In this policy series, Alison Berry continues her work on the quality of forests that result under different management schemes. She contrasts side-by-side forests in Montana. One is operated by the United States Forest Service under the watchful eye of Congress. The other is run by Indian tribes on reservation lands. The Indians win this battle.
Berry shows that the tribes manage their land more efficiently for timber production and for ecological value. On both the cost and output side of the equation, the tribes do a better job. This is not because Indians are born to appreciate the environment more than people who work for the Forest Service. As Berry explains, the tribes need forest productivity to support their livelihood. The Forest Service is a federal bureaucracy.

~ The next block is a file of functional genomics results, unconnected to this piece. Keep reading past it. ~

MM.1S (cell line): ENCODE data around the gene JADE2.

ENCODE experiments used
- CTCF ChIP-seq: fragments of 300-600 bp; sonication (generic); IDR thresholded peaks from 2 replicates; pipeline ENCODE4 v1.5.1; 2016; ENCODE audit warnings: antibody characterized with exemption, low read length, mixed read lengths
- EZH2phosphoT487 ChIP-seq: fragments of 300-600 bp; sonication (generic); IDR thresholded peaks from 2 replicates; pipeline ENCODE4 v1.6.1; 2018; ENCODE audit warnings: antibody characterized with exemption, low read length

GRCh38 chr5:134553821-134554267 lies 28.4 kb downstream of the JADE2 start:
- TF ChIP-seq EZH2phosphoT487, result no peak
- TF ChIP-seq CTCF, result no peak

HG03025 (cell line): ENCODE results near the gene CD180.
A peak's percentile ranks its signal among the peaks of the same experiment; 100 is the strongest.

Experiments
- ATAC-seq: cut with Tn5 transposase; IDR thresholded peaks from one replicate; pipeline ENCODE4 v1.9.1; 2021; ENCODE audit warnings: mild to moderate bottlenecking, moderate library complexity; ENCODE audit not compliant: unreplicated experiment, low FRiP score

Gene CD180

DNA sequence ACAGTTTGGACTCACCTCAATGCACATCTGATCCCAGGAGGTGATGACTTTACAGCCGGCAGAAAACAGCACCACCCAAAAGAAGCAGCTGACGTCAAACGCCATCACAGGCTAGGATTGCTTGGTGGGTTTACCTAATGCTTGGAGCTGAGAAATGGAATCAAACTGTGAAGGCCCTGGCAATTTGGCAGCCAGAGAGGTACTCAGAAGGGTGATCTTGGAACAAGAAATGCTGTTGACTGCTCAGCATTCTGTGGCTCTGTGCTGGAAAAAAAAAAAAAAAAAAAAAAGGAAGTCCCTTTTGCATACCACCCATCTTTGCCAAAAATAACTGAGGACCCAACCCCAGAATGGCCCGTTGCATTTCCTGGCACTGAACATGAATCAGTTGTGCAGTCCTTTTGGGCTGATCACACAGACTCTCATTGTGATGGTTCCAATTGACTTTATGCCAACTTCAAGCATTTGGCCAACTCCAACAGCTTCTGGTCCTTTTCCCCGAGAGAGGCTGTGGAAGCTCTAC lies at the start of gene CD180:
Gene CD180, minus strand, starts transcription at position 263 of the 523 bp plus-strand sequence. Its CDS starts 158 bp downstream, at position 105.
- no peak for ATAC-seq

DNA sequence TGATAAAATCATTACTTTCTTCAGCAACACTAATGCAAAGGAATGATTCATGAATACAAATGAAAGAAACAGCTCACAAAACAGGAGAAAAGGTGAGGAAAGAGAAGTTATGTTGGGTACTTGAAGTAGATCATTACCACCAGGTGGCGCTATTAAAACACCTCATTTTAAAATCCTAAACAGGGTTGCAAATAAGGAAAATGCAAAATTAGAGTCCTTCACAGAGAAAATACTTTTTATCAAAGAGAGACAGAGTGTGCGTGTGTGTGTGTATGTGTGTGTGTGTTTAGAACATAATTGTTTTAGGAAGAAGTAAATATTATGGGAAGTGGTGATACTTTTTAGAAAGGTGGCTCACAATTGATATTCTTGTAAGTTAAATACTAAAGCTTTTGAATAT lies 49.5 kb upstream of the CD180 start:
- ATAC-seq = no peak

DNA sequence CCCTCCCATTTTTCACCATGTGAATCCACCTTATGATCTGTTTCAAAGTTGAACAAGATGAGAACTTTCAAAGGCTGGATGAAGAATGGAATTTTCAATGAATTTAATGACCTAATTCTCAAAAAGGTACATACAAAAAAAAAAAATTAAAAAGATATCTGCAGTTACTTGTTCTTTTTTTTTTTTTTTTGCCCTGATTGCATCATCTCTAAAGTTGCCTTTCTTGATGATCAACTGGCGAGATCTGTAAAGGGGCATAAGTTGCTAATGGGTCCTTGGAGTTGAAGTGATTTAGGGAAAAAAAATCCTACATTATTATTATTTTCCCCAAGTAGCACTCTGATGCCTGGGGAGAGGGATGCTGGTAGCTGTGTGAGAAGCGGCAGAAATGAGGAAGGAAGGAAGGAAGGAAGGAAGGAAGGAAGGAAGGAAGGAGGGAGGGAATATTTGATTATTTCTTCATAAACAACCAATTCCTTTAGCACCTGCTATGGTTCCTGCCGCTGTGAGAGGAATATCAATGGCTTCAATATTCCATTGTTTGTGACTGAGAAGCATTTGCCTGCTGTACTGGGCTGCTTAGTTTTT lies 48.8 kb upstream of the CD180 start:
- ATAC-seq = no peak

There is a lesson to be learned here. Congressional policies controlling the massive areas of timber land are not producing good results no matter how they are measured. A for-profit lesson from the Native Americans is in order.
Why is it that neighboring forests of similar size and makeup produce different economic and environmental outputs? In this essay, Alison Berry again demonstrates PERC's unique ability to analyze how different governance structures, and their inherent incentive systems, impact the ability of land managers to achieve their objectives. The comparison Berry provides between federal and tribal forest management is a clever way to demonstrate what works, what doesn't, and why.
Director, Legislative Affairs,
USDA Forest Service
Two Forests in the Big Sky strikes deep at the heart of everything that is wrong with the way our national forests are being managed today—and everything that is right about the way Indians manage their forests. I've said for years that it is time for America to give its federal forests back to the tribes from whom these once beautiful lands were taken more than a century ago. Alison Berry's essay only adds to my belief.
Co-founder and Executive Director,